January 1, 1803: The Free City of Regensburg is assigned to the domains of Karl Theodor Anton Maria Baron von Dalberg, Prince-Archbishop and Elector of Regensburg.
January 4, 1803: The first practical steamboat, the Charlotte Dundas, travels along the canal in Glasgow. Unfortunately for its inventor, William Symington, no one wishes to pursue funding for the design.
January 6, 1803: Heinrich Herz is born in Vienna, in the Archduchy of Austria. He will be better known under his French name, Henri.
January 13, 1803: Ma tante Aurore, ou Le roman impromptu, an opéra comique by Adrien Boieldieu (27) to words of Longchamps, is performed for the first time, at the Théâtre Feydeau, Paris.
January 14, 1803: The ballet Daphnis et Pandrose, including music by Dalvimare, Devienne, Duvernoy, Gluck, Haydn, Himmel, R. Kreutzer, Martini, Méhul, Miller and Winter, to a scenario by Gardel, is performed for the first time, at the Paris Opéra.
January 22, 1803: Ludwig van Beethoven (32) places an announcement in the Wiener Zeitung denouncing the publishing firm of Artaria and Mollo. They published his String Quintet op.29 in Vienna after Beethoven’s authorized publication by Breitkopf and Härtel in Leipzig. Artaria received the manuscript from the dedicatee, Count Moritz von Fries. See 14 February 1803.
January 28, 1803: The French Republic formally establishes the Grand Prix de Rome in Musical Composition. The annual winners will receive a stipend for four years, the first two to be spent at the Villa Medici, Rome the third in Germany or Austria, the fourth in Rome or Paris. They will be expected to compose various works during this time. Illustrious composers who will win the Prix de Rome include Berlioz, Gounod, Bizet, Massenet, Debussy, Schmitt and Ibert.
January 29, 1803: Ercole in Lidia, a dramma per musica by Simon Mayr (39) to words of de Gamerra, is performed for the first time, in the Burgtheater, Vienna.
February 7, 1803: Colonel Edward Despard is tried before a special court in London and found guilty of high treason, despite the appearance of Admiral Nelson as a character witness.
February 9, 1803: The remainder of the Despard conspirators are tried in London. Nine are found guilty of high treason.
February 11, 1803: The Church lands of the Archbishop of Salzburg are created the Duchy of Salzburg.
February 12, 1803: Publication of a Symphony in C B.154 by Ignaz Pleyel (45) is announced in the Correspondance des professeurs et amateurs de musique, Paris.
February 14, 1803: Vienna publishers Artaria and Co. file a petition in the High Police Court, Vienna in an effort to force a retraction from Beethoven (32) of his published statement of 22 January. See 26 September 1803.
February 15, 1803: Delphis et Mopsa, a comédie lyrique by André-Ernest-Modeste Grétry (62) to words of Guy, is performed for the first time, at the Paris Opéra.
February 16, 1803: The remaining lands of the Prince-Bishop of Strasbourg (Ettenheim) are annexed by Baden.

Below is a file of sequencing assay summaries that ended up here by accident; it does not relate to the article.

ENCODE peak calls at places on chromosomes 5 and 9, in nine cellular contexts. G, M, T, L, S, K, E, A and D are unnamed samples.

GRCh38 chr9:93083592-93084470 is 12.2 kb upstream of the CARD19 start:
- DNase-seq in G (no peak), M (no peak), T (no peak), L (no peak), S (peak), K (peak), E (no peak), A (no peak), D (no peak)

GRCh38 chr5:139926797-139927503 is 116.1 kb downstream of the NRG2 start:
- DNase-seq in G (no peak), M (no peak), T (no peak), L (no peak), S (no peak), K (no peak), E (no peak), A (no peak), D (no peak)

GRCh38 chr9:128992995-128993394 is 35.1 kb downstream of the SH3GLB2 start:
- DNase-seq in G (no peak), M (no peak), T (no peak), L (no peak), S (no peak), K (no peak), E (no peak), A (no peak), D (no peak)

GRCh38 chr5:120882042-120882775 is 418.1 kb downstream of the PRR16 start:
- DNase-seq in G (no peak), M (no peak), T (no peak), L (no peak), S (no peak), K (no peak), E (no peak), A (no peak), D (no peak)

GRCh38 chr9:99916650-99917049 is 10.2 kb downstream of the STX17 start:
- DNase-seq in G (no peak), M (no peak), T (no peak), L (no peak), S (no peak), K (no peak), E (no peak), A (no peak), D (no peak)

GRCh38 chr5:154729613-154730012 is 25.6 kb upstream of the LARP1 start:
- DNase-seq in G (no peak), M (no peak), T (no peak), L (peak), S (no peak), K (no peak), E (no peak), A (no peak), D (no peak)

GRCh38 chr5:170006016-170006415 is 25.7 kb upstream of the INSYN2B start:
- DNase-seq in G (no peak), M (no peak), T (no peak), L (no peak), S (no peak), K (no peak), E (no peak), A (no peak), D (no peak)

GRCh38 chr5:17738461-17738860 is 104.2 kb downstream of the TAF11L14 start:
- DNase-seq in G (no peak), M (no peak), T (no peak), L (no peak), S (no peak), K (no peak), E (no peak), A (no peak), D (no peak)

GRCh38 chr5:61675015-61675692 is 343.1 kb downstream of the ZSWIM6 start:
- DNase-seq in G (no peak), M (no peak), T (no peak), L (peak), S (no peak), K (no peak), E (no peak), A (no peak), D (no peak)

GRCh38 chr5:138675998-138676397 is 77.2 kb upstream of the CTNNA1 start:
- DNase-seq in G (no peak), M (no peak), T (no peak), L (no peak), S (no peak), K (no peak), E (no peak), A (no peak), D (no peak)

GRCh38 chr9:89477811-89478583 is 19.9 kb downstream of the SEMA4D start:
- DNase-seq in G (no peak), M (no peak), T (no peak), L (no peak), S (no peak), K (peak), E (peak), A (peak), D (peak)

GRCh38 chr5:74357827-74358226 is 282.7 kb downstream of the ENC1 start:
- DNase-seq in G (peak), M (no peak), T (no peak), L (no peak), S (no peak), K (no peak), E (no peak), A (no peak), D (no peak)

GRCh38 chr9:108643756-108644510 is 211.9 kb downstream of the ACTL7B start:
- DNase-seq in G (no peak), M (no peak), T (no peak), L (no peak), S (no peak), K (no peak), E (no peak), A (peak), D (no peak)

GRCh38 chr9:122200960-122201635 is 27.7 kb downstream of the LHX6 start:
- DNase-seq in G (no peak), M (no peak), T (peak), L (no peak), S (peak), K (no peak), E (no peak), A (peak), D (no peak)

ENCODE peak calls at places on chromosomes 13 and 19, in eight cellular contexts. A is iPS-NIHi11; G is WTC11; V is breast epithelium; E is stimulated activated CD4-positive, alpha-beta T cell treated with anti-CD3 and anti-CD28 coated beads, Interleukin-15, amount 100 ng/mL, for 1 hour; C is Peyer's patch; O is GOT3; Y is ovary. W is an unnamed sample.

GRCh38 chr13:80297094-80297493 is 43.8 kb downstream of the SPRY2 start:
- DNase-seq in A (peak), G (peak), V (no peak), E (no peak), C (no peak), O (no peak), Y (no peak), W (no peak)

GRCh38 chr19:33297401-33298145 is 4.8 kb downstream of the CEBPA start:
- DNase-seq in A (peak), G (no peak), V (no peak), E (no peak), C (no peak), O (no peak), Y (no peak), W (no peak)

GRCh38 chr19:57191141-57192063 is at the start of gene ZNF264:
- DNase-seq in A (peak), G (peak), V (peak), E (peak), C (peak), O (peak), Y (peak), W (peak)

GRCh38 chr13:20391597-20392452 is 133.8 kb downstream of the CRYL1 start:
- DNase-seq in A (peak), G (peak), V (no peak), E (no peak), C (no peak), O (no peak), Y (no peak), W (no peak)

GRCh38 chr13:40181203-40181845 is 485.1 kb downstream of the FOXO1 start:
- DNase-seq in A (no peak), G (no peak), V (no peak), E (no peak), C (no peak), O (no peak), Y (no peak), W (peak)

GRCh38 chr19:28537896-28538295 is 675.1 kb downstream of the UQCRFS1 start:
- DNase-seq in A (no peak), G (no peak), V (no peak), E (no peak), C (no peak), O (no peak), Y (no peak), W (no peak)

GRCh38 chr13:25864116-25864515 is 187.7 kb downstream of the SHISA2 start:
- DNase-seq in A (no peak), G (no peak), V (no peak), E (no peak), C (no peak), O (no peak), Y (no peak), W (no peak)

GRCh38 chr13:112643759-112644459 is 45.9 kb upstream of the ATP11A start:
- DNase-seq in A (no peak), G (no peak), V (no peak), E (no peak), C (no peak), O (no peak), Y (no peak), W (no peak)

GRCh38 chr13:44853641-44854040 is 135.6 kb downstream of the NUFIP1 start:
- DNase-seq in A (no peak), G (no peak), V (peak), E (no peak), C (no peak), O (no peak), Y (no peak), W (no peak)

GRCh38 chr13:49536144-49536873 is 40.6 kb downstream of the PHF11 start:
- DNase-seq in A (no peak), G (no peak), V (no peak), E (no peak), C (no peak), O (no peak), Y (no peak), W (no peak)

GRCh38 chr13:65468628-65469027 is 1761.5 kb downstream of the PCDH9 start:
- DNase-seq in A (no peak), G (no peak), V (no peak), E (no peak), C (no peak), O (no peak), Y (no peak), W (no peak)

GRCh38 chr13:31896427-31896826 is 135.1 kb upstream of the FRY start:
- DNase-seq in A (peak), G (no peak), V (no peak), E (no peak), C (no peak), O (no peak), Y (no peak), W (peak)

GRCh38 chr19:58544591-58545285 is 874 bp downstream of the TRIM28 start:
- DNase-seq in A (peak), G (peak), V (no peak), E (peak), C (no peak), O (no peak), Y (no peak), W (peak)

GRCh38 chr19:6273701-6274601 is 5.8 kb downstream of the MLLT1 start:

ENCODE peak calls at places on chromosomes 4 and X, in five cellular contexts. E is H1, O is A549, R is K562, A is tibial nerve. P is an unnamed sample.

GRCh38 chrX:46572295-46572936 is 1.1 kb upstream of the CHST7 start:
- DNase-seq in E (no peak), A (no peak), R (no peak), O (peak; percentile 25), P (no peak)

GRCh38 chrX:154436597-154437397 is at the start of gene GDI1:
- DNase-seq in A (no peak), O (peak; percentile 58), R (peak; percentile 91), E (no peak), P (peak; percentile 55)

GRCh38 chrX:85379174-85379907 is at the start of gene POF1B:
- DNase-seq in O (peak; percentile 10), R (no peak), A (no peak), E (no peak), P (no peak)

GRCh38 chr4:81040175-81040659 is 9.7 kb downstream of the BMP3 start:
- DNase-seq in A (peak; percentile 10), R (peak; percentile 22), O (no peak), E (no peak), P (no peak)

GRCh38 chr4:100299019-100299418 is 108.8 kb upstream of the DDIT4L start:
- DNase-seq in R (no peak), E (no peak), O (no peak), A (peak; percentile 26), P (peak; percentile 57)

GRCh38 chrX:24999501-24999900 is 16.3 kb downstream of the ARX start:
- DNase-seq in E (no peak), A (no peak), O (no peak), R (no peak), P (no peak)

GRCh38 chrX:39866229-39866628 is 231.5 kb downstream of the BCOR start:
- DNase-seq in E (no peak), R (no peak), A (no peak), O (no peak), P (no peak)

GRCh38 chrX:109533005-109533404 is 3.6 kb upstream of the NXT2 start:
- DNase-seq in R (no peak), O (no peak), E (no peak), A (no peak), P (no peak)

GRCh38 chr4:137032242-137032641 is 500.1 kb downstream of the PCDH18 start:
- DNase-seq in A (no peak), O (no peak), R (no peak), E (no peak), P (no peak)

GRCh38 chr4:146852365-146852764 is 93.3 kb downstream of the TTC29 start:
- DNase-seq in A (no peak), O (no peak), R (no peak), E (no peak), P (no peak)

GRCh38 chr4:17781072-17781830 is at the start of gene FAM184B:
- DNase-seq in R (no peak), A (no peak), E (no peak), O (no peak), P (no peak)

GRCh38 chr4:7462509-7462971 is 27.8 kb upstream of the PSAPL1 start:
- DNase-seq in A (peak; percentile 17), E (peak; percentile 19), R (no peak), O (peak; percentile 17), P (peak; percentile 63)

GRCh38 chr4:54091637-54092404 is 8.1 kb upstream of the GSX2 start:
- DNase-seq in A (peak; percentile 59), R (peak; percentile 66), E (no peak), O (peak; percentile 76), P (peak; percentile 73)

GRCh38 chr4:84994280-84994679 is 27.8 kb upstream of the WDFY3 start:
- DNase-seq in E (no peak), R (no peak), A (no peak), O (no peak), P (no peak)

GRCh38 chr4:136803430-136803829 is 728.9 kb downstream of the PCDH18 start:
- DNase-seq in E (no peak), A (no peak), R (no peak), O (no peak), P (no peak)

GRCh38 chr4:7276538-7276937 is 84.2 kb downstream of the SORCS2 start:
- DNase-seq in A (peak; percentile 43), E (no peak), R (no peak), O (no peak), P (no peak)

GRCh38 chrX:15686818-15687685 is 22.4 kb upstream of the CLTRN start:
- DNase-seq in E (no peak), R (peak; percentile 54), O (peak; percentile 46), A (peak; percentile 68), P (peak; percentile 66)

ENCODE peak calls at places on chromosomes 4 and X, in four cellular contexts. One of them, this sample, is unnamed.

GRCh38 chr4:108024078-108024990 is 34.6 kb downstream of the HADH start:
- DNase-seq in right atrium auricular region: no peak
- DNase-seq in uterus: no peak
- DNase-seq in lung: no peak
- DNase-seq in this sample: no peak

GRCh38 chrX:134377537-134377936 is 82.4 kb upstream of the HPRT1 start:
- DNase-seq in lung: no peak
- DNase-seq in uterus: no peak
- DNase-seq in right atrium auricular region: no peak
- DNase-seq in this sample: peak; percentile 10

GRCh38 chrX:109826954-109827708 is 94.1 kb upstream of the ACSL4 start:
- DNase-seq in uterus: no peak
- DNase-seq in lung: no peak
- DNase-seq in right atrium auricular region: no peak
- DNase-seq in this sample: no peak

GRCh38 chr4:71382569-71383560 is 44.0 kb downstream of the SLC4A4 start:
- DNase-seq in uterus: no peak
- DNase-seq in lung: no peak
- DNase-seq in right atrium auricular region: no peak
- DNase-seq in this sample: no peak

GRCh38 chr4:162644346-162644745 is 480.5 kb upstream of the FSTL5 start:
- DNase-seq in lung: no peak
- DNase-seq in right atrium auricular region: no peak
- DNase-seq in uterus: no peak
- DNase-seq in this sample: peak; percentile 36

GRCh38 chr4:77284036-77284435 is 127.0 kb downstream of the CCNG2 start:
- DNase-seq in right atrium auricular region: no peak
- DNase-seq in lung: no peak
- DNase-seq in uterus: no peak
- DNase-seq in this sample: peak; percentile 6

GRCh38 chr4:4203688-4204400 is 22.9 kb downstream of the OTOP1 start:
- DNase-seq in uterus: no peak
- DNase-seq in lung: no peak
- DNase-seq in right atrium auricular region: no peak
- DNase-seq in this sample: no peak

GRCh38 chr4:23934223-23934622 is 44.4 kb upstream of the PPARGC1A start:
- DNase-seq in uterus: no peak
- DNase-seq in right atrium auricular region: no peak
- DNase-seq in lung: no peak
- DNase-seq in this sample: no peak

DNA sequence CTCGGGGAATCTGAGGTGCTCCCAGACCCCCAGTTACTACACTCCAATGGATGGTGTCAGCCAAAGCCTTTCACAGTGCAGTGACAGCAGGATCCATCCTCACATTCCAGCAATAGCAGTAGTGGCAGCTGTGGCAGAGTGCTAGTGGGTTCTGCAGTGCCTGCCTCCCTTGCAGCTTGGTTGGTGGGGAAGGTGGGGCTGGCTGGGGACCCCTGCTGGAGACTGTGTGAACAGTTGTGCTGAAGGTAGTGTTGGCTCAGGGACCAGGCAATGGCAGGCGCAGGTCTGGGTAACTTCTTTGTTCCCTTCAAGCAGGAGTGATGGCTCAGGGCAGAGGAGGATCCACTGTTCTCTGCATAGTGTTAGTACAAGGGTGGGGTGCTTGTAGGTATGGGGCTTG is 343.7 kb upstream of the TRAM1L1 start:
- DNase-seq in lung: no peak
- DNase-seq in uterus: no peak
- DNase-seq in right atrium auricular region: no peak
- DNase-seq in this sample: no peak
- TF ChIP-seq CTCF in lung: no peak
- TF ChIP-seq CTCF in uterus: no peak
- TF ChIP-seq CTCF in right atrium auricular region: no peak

February 17, 1803: A great fire devastates a large portion of Bombay. No loss of life is reported.
February 17, 1803: In the case against Ludwig van Beethoven (32), Artaria files a subjoined declaration, signed by Count Moritz von Fries, that he allowed them to publish the String Quartet op.29 if they held off until after the Breitkopf and Härtel edition appears in Vienna.
February 19, 1803: Napoléon issues the Act of Mediation abolishing the Helvetic Republic and reestablishing the Swiss Confederation.
February 21, 1803: The Cape Colony returns from British to Dutch (Batavian Republic) rule.
February 21, 1803: Colonel Edward Despard and six others are executed at Horsemonger Lane Gaol in London for high treason for conspiring to kill King George. 20,000 people watch.
February 22, 1803: The Bishopric of Passau is annexed to Salzburg.
February 24, 1803: The United States Supreme Court asserts the right of Judicial Review, that is the right to overturn a law passed by the Congress and signed by the President, in judging the case of Marbury v. Madison.
February 25, 1803: The Diet of Ratisbon reorganizes the Holy Roman Empire, the Reichsdeputationshauptschluss. Most ecclesiastical states and independent cities are abolished. Four new electorates are created.
March 1, 1803: Héléna, an opéra by Étienne-Nicolas Méhul (39) to words of Bouilly, is performed for the first time, at the Théâtre Feydeau, Paris. It is fairly successful.
March 1, 1803: Ohio becomes the 17th state of the United States.
March 2, 1803: Three Piano Sonatas with violin and cello accompaniment B.474-476 by Ignaz Pleyel (45) are entered at Stationers’ Hall, London.
March 6, 1803: The Bishopric of Brixen is annexed by Austria.
March 20, 1803: British forces occupy St. Pierre and Miquelon again.
March 20, 1803: Prince Wilhelm Joseph Alexander Duke von Looz-Corswarem of Rheina-Wolbeck dies and is succeeded by his son Joseph Arnold.
March 22, 1803: German explorer Alexander von Humboldt and French botantist Aimé Bonpland arrive in Acapulco from Peru and Ecuador aboard the Pizarro. They will change the course of scientific research in Mexico.
March 27, 1803: Napoléon institutes a single currency for France, the Franc Germinal.
March 27, 1803: Berg is annexed by Bavaria.
March 29, 1803: Proserpine, a tragédie lyrique by Giovanni Paisiello (62) to words of Guillard after Quinault, is performed for the first time, at the Paris Opéra. It is not well received.
April 4, 1803: Bavaria annexes the Principality of Freising. The Duke of Oldenburg rules that the Bishopric of Lübeck is henceforth a principality. Prince-Bishop Peter Friedrich Ludwig Duke of Holstein-Gottorp takes on the title of Prince.
April 5, 1803: Three new works by Ludwig van Beethoven (32) are performed for the first time, at the Theater an der Wien, Vienna: the oratorio Christ on the Mount of Olives to words of Huber, the Symphony no.2, and the Third Piano Concerto, all on a program with the composer’s First Symphony. The composer is soloist in the concerto. Critics are mixed, but the concert is a great financial success.